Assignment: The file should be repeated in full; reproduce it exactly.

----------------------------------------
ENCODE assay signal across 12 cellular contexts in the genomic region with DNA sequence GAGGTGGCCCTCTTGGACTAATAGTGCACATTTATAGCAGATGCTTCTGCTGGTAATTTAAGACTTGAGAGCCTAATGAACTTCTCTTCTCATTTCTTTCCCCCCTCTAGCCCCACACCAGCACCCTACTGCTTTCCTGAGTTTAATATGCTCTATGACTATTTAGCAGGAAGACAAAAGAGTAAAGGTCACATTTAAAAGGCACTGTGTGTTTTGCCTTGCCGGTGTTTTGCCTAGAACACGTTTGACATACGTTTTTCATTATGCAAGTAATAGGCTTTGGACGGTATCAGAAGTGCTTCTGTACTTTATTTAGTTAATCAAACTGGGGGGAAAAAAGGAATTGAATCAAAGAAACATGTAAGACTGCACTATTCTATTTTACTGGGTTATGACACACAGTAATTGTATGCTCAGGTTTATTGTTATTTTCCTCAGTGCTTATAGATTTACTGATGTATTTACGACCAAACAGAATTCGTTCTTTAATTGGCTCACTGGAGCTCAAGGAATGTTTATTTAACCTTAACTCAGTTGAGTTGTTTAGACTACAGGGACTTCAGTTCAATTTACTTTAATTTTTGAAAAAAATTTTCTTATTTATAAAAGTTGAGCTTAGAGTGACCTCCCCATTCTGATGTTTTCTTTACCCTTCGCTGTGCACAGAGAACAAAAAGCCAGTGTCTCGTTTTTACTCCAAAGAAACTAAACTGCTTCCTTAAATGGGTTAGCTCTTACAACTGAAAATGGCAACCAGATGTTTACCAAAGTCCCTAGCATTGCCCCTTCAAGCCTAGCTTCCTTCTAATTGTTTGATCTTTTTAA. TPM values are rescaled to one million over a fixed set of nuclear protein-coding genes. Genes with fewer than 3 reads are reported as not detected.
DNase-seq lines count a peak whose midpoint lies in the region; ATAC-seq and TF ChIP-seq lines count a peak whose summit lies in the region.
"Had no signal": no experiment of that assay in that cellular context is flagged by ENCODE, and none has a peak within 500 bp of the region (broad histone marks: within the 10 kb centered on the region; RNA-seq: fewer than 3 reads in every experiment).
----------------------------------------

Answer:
ENCODE assay signal across 12 cellular contexts in the genomic region with DNA sequence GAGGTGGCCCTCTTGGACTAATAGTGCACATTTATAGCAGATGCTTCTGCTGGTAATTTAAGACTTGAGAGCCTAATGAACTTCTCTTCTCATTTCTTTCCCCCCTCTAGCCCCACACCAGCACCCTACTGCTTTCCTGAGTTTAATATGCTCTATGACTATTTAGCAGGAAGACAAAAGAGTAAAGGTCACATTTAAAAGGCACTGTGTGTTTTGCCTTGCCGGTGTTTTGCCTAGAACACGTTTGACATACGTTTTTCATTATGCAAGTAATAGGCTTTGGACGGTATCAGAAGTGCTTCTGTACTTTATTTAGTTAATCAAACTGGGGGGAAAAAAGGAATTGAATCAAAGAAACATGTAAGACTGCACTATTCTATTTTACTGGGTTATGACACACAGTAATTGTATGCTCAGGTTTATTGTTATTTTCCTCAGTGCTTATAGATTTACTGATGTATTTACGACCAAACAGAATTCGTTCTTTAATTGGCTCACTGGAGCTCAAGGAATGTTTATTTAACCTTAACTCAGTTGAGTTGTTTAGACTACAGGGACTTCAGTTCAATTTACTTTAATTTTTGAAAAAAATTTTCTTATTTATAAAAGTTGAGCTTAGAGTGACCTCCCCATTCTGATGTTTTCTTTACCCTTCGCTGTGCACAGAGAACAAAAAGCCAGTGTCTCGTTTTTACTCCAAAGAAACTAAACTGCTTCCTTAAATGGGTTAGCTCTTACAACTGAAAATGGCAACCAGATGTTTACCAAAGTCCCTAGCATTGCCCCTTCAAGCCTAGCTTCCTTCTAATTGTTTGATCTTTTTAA. TPM values are rescaled to one million over a fixed set of nuclear protein-coding genes. Genes with fewer than 3 reads are reported as not detected.
DNase-seq lines count a peak whose midpoint lies in the region; ATAC-seq and TF ChIP-seq lines count a peak whose summit lies in the region.
"Had no signal": no experiment of that assay in that cellular context is flagged by ENCODE, and none has a peak within 500 bp of the region (broad histone marks: within the 10 kb centered on the region; RNA-seq: fewer than 3 reads in every experiment).